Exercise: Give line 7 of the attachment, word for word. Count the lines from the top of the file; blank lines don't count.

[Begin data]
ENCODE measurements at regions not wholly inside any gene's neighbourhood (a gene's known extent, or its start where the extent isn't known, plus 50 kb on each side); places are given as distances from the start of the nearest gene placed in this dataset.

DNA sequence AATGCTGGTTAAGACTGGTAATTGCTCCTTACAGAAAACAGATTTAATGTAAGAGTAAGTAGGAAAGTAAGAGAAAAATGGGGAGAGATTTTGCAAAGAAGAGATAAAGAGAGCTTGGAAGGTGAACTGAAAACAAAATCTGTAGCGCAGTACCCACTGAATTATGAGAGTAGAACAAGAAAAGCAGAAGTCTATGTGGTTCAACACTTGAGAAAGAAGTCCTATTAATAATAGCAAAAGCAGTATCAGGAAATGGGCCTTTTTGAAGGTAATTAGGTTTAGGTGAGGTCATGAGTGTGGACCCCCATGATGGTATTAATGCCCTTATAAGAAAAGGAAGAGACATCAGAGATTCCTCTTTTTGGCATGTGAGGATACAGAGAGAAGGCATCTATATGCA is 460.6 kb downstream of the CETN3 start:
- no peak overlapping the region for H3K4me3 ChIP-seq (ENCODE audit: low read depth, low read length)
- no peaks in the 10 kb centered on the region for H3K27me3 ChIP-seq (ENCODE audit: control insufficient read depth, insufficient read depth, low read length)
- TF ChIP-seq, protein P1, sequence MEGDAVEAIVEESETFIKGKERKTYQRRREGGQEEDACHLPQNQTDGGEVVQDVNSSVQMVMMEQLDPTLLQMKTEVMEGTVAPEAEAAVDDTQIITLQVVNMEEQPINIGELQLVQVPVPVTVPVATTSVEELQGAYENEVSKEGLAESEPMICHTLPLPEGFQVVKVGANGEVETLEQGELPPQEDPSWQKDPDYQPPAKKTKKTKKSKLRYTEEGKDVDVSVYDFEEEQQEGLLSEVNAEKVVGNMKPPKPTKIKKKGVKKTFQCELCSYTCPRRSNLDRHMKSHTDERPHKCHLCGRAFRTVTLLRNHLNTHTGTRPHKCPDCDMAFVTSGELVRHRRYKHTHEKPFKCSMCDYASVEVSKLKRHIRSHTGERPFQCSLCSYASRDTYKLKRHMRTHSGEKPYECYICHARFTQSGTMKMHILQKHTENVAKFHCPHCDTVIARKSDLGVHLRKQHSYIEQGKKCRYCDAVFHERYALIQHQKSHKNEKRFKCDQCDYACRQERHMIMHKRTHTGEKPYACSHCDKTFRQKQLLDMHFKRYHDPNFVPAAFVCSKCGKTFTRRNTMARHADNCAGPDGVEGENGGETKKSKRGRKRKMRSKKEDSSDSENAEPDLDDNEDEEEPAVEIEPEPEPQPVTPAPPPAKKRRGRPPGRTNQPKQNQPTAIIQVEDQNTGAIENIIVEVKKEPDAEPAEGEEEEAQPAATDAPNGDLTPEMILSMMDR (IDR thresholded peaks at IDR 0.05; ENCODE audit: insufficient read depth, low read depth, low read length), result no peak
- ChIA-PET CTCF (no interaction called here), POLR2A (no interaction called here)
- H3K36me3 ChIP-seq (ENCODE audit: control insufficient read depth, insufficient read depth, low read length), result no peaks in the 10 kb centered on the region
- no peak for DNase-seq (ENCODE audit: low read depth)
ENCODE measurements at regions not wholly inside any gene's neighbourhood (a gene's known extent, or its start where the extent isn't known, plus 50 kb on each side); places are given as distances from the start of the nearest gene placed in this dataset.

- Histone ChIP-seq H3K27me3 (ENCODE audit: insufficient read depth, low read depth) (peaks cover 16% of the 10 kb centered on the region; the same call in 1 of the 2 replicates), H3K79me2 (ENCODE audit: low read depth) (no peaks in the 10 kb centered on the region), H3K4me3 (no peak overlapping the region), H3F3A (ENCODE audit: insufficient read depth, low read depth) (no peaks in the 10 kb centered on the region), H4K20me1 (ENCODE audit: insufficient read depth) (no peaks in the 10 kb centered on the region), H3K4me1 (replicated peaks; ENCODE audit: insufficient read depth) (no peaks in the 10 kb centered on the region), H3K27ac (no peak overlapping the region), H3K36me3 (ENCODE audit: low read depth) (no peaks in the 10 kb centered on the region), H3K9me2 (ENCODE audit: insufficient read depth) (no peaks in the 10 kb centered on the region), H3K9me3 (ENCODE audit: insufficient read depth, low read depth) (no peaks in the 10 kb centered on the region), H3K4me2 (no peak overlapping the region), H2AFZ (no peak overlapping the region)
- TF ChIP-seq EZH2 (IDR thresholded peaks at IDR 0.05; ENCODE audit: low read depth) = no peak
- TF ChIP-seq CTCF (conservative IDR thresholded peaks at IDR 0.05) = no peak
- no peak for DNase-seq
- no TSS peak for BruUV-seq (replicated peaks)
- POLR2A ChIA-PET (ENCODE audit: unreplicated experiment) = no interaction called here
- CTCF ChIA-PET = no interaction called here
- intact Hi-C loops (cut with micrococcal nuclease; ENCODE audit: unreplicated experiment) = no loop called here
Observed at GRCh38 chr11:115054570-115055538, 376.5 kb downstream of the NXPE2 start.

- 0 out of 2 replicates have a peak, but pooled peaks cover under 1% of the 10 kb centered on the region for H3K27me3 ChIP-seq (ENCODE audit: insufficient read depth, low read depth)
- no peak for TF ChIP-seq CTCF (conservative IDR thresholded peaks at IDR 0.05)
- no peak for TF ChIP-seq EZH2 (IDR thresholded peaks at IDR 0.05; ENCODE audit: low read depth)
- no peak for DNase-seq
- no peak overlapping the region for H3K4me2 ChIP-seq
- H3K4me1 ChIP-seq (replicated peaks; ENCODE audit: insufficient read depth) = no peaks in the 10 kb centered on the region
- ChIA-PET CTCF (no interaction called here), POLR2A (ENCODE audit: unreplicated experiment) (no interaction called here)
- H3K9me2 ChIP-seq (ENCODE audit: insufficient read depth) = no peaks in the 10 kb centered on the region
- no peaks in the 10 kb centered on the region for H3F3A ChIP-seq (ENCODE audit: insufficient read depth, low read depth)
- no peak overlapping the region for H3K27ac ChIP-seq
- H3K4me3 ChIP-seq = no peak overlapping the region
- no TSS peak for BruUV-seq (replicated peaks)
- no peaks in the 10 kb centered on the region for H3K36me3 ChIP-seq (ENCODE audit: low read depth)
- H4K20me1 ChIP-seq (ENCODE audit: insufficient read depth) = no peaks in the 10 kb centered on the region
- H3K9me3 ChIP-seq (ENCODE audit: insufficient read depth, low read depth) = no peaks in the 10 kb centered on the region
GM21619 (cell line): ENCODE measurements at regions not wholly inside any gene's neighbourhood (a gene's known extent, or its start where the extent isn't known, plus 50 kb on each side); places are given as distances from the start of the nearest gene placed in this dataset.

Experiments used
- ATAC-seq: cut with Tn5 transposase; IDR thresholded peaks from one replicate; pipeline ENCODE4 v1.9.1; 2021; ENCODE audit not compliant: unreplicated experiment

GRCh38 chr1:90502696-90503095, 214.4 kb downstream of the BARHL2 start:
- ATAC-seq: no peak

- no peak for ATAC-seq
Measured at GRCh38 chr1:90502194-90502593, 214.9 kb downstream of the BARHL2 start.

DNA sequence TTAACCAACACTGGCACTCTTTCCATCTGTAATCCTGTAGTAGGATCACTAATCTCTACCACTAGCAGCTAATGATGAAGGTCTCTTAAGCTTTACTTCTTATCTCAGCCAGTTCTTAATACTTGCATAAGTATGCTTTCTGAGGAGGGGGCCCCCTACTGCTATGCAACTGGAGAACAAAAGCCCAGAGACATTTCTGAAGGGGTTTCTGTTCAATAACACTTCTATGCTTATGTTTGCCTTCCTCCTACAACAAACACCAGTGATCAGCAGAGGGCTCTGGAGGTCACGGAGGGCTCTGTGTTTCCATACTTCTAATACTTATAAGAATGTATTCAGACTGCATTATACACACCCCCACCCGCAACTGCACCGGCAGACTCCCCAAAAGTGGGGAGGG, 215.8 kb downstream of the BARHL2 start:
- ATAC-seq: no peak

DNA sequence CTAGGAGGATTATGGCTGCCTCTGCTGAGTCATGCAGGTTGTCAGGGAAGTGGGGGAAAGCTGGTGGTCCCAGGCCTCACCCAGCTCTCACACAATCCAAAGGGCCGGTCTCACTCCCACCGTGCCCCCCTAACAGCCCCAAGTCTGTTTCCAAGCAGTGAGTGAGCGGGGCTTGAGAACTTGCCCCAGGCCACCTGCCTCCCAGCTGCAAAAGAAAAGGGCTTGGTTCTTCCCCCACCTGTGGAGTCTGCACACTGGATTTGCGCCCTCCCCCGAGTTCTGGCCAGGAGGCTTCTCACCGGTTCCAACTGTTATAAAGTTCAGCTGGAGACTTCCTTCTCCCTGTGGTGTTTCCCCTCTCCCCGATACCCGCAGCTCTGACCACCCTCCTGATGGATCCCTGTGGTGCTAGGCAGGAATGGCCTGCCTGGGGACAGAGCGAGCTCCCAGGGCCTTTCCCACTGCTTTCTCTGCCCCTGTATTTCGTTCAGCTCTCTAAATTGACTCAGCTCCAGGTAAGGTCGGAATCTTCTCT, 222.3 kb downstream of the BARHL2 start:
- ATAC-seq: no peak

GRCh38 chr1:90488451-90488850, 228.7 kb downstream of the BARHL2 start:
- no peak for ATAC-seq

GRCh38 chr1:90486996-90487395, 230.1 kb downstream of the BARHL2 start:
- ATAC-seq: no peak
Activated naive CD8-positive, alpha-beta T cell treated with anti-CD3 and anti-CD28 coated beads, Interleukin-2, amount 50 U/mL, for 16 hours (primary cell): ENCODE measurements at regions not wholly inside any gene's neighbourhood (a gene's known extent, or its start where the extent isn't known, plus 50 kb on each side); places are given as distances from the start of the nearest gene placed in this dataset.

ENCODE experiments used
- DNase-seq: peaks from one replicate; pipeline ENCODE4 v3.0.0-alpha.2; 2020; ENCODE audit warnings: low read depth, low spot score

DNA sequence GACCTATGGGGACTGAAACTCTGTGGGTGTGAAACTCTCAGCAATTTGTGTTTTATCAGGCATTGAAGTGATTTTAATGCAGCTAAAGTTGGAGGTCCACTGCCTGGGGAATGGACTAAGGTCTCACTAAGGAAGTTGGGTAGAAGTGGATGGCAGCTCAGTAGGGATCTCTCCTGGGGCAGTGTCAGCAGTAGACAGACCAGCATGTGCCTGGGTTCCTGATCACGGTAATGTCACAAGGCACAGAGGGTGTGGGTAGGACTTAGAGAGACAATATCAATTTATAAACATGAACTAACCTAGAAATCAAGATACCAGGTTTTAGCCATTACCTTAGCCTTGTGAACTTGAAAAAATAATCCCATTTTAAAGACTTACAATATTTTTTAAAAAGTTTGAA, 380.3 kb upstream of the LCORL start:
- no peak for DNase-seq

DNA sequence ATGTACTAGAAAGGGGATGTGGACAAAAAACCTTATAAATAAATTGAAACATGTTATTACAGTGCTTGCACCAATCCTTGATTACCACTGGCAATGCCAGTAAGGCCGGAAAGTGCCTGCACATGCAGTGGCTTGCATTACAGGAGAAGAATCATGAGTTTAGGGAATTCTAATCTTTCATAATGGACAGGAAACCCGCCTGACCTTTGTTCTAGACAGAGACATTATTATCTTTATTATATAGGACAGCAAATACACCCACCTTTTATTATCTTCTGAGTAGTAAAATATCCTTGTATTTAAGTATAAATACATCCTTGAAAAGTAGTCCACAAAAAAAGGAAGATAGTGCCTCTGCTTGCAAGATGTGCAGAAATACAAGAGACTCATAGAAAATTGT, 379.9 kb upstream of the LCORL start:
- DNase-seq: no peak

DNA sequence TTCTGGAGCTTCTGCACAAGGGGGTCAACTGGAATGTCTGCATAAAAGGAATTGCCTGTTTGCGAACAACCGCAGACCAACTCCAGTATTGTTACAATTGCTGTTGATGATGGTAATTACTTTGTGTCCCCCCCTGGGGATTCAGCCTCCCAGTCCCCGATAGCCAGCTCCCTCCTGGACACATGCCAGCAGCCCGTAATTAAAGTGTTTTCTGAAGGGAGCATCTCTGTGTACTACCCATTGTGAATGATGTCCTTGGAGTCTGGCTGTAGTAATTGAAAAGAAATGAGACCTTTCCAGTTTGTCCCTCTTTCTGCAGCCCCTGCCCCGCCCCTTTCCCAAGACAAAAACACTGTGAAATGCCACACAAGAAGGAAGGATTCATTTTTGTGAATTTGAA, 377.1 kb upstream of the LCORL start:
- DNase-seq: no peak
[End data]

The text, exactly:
- H3K36me3 ChIP-seq (ENCODE audit: control insufficient read depth, insufficient read depth, low read length), result no peaks in the 10 kb centered on the region